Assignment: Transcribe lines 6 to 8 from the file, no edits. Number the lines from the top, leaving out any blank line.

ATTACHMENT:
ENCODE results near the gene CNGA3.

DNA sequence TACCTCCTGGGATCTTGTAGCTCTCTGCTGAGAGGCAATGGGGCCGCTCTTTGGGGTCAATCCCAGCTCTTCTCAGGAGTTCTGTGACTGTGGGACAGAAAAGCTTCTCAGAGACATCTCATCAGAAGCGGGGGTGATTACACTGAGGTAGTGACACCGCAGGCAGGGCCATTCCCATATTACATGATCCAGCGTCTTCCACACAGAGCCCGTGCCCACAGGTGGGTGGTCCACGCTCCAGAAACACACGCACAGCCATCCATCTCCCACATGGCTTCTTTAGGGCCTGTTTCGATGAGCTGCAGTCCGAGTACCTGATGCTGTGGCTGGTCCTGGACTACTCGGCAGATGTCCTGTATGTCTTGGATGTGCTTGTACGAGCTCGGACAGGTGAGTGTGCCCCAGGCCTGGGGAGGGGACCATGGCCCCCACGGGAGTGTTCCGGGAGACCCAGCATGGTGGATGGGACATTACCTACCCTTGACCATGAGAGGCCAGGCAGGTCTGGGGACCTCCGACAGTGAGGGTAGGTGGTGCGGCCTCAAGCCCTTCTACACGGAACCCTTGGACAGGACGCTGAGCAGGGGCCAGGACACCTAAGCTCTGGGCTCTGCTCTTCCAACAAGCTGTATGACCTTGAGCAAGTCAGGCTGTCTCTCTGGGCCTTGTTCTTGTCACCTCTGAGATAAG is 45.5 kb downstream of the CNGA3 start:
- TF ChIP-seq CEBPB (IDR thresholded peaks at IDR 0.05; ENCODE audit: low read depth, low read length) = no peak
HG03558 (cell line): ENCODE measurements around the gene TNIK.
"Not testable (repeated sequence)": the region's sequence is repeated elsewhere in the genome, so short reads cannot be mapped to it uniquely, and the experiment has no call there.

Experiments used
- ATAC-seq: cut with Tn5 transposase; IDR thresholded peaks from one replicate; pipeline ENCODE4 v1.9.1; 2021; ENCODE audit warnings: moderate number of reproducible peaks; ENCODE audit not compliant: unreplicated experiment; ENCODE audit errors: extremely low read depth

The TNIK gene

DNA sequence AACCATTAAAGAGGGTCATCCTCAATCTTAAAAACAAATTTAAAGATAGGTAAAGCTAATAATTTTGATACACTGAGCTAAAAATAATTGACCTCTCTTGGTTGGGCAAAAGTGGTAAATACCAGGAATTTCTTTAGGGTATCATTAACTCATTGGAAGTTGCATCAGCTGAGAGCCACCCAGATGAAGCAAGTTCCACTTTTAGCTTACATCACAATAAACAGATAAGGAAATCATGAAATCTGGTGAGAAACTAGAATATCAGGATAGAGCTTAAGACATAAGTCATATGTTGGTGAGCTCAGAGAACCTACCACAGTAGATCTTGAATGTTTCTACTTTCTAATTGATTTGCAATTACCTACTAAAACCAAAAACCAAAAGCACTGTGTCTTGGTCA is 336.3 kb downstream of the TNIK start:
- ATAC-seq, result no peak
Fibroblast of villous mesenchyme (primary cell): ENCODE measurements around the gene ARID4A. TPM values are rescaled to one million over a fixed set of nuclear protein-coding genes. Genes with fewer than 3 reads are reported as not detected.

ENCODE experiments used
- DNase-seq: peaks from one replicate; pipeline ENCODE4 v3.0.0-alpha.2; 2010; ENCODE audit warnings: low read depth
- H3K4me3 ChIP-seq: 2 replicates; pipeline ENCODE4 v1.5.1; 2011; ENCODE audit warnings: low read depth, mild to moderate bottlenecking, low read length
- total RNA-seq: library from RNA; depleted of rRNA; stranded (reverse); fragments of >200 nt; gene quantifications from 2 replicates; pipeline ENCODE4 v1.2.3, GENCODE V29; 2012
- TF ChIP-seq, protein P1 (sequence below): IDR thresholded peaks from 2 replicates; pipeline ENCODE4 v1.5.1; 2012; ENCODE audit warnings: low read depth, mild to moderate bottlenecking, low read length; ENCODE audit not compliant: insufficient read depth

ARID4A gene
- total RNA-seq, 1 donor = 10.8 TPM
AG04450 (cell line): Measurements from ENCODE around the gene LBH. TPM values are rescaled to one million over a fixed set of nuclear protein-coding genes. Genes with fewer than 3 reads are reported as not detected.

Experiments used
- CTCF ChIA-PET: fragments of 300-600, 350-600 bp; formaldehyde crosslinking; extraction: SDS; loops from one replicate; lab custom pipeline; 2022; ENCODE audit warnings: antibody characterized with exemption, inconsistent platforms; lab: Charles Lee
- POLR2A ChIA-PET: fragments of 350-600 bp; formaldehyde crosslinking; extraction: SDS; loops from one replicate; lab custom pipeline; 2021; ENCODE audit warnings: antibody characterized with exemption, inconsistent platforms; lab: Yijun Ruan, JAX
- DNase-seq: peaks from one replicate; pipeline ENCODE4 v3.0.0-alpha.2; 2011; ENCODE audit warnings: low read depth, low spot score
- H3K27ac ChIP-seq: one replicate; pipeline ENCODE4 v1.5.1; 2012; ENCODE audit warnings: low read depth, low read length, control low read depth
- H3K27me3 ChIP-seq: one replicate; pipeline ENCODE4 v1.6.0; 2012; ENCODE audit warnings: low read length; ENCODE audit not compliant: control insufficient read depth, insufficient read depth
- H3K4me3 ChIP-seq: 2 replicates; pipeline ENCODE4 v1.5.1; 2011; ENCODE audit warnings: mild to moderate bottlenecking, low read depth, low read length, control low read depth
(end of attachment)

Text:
Experiments used
- ATAC-seq: cut with Tn5 transposase; IDR thresholded peaks from one replicate; pipeline ENCODE4 v1.9.1; 2021; ENCODE audit warnings: moderate number of reproducible peaks; ENCODE audit not compliant: unreplicated experiment; ENCODE audit errors: extremely low read depth

The TNIK gene